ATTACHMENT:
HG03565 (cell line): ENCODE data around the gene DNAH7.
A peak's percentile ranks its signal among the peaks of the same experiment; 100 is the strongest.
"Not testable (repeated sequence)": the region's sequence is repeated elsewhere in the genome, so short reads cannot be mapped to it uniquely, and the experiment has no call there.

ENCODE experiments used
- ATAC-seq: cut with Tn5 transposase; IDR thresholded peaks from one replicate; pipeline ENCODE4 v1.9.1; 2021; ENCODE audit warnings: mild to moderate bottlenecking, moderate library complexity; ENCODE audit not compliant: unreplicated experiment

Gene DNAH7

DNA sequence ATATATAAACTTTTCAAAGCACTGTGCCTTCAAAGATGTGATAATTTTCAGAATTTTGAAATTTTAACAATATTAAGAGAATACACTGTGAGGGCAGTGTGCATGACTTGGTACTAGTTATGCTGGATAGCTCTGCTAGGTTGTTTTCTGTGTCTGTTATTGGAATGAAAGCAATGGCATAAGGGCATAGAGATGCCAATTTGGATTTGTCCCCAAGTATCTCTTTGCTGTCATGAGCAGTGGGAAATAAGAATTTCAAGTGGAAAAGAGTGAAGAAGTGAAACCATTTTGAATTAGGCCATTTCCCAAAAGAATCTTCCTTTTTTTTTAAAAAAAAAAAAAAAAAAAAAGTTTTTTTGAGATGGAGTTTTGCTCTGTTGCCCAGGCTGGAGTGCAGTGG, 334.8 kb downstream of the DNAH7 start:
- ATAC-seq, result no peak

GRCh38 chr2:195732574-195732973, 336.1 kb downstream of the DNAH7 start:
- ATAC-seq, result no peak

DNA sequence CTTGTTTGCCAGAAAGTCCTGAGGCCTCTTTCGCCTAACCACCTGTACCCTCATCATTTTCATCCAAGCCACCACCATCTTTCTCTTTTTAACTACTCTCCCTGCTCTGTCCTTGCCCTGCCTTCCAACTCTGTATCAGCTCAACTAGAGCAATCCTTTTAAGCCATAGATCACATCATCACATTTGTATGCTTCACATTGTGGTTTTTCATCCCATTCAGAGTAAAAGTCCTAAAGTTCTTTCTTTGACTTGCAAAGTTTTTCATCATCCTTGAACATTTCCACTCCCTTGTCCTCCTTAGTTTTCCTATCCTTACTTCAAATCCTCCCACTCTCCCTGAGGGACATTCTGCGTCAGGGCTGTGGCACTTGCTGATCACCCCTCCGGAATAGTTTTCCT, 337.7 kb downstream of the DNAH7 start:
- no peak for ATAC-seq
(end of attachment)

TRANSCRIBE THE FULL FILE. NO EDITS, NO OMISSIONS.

HG03565 (cell line): ENCODE data around the gene DNAH7.
A peak's percentile ranks its signal among the peaks of the same experiment; 100 is the strongest.
"Not testable (repeated sequence)": the region's sequence is repeated elsewhere in the genome, so short reads cannot be mapped to it uniquely, and the experiment has no call there.

ENCODE experiments used
- ATAC-seq: cut with Tn5 transposase; IDR thresholded peaks from one replicate; pipeline ENCODE4 v1.9.1; 2021; ENCODE audit warnings: mild to moderate bottlenecking, moderate library complexity; ENCODE audit not compliant: unreplicated experiment

Gene DNAH7

DNA sequence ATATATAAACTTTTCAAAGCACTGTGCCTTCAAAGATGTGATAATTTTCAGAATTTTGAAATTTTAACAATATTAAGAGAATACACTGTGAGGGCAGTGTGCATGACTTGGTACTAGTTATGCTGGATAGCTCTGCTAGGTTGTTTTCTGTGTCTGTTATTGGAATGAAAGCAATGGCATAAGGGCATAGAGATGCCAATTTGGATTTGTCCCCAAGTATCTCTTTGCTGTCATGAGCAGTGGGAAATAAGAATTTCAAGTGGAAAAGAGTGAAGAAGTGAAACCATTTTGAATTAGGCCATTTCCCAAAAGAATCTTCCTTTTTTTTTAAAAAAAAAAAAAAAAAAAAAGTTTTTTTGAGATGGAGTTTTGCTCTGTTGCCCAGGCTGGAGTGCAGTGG, 334.8 kb downstream of the DNAH7 start:
- ATAC-seq, result no peak

GRCh38 chr2:195732574-195732973, 336.1 kb downstream of the DNAH7 start:
- ATAC-seq, result no peak

DNA sequence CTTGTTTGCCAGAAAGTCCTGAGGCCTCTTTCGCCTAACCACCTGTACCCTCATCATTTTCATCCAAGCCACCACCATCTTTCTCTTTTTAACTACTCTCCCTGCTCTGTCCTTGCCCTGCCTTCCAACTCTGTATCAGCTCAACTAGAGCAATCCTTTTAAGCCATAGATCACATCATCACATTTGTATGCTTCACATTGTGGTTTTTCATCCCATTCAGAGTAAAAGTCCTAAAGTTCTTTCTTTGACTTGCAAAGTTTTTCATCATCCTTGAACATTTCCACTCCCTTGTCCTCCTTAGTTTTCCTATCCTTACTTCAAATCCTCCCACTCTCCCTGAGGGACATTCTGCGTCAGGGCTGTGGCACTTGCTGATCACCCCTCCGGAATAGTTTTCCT, 337.7 kb downstream of the DNAH7 start:
- no peak for ATAC-seq